As a result, many local and state government officials are asking Washington citizens to forego fireworks, even where they are legal.

Many municipalities in Washington have banned the use of fireworks.

Continue reading

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After court victory, Obama asks GOP to work with him to improve health care

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Obama July 10_2By Mary Agnes Carey
KHN

President Barack Obama called on Republicans Wednesday to find a bipartisan way to fix problems in the nation’s health care system rather than continue to fight over the health law.

“Part of what I’m hoping is with the Supreme Court case now behind us what we can do is … focus on how we can make it even better because it’s not as if we’ve solved all the problems in our health care system,” Obama said in remarks at an elementary school in Nashville, Tenn. “America still spends more on health care than any other advanced nation and our outcomes aren’t particularly better.”

Kaiser Family Foundation poll released Wednesday found 43 percent supporting the law and 40 percent in opposition, much as it has been for the past several months.

In a 6-3 ruling, the high court last week rejected a challenge that would have ended federal premium subsidies in at least 34 states for individuals and families buying insurance through the federal government’s online marketplace.

Such a result would have made coverage unaffordable for millions and created price spirals for those who kept their policies, many experts predicted.

While the president’s law survived its second Supreme Court test in three years, the decision by no means has ended the legal and political assaults from opponents.

Several GOP presidential hopefuls and House Speaker John Boehner, R-Ohio, among others, have continued to call for the law’s repeal. Continue reading

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Waterborne diseases pose a risk during swimming and other outdoor fun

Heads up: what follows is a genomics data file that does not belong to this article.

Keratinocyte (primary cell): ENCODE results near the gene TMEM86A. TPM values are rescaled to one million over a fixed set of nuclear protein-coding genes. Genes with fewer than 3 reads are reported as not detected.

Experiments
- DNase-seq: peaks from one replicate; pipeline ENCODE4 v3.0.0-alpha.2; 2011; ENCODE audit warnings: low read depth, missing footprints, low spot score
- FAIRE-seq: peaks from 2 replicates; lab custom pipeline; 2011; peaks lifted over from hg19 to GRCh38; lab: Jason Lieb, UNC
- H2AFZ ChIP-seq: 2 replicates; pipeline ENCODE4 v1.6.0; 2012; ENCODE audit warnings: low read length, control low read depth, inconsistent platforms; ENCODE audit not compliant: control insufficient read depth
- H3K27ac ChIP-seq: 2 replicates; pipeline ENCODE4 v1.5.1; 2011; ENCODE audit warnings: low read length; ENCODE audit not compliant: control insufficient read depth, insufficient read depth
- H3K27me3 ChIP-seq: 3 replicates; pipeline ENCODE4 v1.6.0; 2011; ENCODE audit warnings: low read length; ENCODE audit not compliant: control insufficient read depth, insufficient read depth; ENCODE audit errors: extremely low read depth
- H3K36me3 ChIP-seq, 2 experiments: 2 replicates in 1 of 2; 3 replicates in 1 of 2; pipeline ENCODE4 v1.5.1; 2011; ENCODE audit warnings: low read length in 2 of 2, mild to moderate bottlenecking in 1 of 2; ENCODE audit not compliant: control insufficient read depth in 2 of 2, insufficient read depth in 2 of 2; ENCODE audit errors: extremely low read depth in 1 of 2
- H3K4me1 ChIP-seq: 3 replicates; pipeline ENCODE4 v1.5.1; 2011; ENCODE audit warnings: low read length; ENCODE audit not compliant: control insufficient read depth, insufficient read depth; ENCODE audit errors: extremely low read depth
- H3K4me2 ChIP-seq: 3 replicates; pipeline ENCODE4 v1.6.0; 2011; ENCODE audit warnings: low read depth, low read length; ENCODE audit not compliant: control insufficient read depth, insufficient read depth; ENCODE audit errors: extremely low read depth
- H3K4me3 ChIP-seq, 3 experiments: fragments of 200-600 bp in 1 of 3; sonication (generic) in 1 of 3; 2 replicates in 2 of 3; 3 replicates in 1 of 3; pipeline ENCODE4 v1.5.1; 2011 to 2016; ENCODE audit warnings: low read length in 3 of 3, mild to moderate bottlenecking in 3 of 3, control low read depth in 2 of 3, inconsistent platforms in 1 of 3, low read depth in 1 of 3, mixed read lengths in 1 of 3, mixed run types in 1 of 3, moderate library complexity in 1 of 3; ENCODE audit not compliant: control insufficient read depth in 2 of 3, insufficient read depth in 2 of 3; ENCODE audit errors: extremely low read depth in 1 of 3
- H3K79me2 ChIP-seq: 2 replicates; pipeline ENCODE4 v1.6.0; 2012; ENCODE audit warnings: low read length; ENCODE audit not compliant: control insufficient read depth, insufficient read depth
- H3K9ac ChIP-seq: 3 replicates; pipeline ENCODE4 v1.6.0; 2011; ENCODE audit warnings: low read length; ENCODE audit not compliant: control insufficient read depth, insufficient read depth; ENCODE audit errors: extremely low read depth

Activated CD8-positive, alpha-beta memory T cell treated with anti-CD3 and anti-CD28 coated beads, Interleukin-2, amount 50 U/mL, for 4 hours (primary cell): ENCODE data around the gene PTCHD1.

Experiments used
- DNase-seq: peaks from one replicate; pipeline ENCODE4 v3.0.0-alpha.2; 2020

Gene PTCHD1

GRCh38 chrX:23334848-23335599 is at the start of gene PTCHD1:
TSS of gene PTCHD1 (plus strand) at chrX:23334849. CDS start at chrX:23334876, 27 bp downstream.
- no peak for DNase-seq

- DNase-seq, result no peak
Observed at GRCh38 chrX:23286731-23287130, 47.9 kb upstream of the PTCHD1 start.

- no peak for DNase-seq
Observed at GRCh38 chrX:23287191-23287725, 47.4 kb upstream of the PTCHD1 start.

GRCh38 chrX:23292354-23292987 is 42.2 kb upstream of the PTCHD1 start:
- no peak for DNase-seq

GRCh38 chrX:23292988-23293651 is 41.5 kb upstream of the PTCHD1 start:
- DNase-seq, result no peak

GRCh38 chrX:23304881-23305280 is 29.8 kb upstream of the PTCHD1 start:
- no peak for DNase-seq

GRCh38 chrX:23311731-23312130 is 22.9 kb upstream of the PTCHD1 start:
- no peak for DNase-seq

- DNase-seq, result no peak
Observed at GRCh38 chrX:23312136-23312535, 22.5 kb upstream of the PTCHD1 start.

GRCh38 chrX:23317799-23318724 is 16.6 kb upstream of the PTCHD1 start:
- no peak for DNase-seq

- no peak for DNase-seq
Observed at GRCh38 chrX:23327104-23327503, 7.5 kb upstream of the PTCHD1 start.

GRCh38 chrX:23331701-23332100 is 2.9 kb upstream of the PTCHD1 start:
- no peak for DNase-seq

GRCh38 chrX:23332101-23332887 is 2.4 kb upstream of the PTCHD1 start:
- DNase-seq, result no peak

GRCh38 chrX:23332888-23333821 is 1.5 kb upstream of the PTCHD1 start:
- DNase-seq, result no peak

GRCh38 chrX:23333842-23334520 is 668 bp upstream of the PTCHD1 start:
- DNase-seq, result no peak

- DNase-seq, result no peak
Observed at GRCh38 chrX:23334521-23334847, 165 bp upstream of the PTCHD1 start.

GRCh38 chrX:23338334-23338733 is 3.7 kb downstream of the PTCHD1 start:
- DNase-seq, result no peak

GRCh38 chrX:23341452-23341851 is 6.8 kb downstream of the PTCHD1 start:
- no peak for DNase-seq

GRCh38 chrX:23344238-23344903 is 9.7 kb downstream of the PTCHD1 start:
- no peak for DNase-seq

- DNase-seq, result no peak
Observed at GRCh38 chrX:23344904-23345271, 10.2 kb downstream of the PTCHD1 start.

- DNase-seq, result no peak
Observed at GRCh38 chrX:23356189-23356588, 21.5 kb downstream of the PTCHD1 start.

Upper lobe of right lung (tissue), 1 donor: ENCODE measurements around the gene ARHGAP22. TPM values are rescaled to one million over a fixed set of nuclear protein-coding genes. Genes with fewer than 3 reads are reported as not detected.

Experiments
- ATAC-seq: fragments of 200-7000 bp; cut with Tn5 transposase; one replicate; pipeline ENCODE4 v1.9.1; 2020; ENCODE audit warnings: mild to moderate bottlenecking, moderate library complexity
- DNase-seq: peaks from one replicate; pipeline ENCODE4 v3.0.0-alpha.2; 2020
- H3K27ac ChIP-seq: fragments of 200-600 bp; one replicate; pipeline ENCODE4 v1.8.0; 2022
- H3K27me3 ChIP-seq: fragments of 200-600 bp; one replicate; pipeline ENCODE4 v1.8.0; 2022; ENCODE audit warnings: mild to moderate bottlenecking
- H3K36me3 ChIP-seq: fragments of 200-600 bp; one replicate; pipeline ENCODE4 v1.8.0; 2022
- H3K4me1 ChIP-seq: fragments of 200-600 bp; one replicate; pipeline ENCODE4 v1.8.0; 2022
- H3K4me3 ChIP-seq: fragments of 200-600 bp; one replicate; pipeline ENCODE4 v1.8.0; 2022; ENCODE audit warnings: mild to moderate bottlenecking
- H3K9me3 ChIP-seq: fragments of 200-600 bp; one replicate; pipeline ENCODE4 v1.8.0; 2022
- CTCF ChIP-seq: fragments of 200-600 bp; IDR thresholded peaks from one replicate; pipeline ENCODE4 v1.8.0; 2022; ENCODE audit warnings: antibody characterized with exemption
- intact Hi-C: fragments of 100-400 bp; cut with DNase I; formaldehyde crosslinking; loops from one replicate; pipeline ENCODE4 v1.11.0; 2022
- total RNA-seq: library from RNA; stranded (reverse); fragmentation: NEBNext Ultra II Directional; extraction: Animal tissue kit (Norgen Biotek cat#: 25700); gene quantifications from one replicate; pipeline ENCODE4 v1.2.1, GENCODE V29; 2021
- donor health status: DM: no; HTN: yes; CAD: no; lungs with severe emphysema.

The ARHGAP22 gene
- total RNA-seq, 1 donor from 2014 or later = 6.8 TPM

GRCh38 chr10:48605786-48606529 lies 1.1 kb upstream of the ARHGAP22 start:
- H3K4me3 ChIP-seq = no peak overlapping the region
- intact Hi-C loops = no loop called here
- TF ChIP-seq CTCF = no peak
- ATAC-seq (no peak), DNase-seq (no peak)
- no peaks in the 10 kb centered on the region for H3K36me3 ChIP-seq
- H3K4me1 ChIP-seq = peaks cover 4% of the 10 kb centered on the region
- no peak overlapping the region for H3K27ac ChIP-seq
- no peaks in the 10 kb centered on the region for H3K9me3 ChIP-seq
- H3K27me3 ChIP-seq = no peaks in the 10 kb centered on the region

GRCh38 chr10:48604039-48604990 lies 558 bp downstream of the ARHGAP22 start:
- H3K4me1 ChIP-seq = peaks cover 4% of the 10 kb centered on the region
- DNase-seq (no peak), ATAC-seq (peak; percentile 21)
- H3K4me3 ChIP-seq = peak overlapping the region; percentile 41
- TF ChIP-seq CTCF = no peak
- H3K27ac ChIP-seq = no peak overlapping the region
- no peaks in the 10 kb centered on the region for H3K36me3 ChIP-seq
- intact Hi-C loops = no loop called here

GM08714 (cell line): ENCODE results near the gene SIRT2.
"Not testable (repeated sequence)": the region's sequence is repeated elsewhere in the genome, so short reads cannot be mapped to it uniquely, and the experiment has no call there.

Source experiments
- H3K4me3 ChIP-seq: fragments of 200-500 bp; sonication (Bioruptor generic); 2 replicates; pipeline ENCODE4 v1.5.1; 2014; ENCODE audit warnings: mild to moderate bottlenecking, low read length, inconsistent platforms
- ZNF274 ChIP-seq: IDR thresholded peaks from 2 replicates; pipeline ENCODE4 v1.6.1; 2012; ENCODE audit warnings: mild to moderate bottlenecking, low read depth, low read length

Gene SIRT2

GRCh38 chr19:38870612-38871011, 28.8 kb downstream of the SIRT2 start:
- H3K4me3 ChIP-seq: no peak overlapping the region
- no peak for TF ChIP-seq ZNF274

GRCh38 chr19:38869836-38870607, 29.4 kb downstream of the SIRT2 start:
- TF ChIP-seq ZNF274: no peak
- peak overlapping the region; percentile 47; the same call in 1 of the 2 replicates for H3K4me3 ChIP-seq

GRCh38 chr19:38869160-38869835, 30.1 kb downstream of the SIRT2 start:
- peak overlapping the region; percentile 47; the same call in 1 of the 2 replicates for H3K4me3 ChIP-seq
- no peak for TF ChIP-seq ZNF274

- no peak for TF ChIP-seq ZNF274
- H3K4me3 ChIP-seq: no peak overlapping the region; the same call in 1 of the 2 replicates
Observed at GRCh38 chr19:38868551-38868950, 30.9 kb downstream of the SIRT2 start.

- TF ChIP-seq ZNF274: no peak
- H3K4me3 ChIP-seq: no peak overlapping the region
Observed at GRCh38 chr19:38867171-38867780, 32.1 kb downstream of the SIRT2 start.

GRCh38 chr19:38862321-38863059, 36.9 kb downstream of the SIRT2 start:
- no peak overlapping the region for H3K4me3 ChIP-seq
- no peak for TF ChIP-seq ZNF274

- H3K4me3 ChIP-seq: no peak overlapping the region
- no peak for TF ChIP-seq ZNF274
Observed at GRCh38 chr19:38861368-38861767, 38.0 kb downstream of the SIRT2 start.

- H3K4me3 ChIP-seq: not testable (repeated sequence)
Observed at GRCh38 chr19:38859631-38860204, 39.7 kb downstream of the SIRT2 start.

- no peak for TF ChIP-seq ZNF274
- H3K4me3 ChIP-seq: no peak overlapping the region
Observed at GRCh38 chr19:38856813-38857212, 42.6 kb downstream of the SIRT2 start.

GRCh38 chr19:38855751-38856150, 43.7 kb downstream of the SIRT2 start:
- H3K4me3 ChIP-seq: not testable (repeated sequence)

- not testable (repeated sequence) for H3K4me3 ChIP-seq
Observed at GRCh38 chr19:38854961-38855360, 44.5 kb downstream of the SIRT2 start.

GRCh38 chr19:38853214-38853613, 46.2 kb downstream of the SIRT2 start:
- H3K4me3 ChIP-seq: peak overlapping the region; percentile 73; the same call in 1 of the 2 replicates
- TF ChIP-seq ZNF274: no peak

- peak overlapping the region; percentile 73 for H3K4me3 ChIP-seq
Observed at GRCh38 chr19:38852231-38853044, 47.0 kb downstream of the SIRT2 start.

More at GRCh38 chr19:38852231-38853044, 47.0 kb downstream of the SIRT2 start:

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From the Washington State Department of Health

infant-swimmingSwimming pools, beaches, lakes, and streams provide an opportunity to cool off during a summer that’s warmer than usual.

Yet germs in the water can make people sick, especially young children, elderly people, and people with weak immune systems.

Chlorine in swimming pools kills most germs, but some types of germs can resist chlorine for many days.

Germs that can cause waterborne illness include Cryptosporidium, Giardia, Shigella, E. coli, and norovirus. In the past three years, three outbreaks of waterborne illness have been reported to state health officials – two in lakes and one in a swimming pool.

“It’s important to do all we can to protect ourselves and others from waterborne diseases when we take a dip into local pools, lakes, and rivers,” said State Epidemiologist for Communicable Disease Dr. Scott Lindquist. “Stay out of the water if you’re ill or have recently had diarrhea.” Continue reading

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Religious freedom, states’ interest clash over autopsies

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Minnesota_population_map_croppedBy Jake Grovum
Stateline

When Tadd Johnson got a call in February that a Native American tribal elder in northern Minnesota had died and authorities were preparing to do an autopsy over his family’s objections, the message was simple.

“They’re going to do an autopsy on Mushkooub, and you need to stop it,” said Johnson, an attorney and chairman of the American Indian studies department at the University of Minnesota’s Duluth campus, a reference to deceased elder Mushkooub Aubid.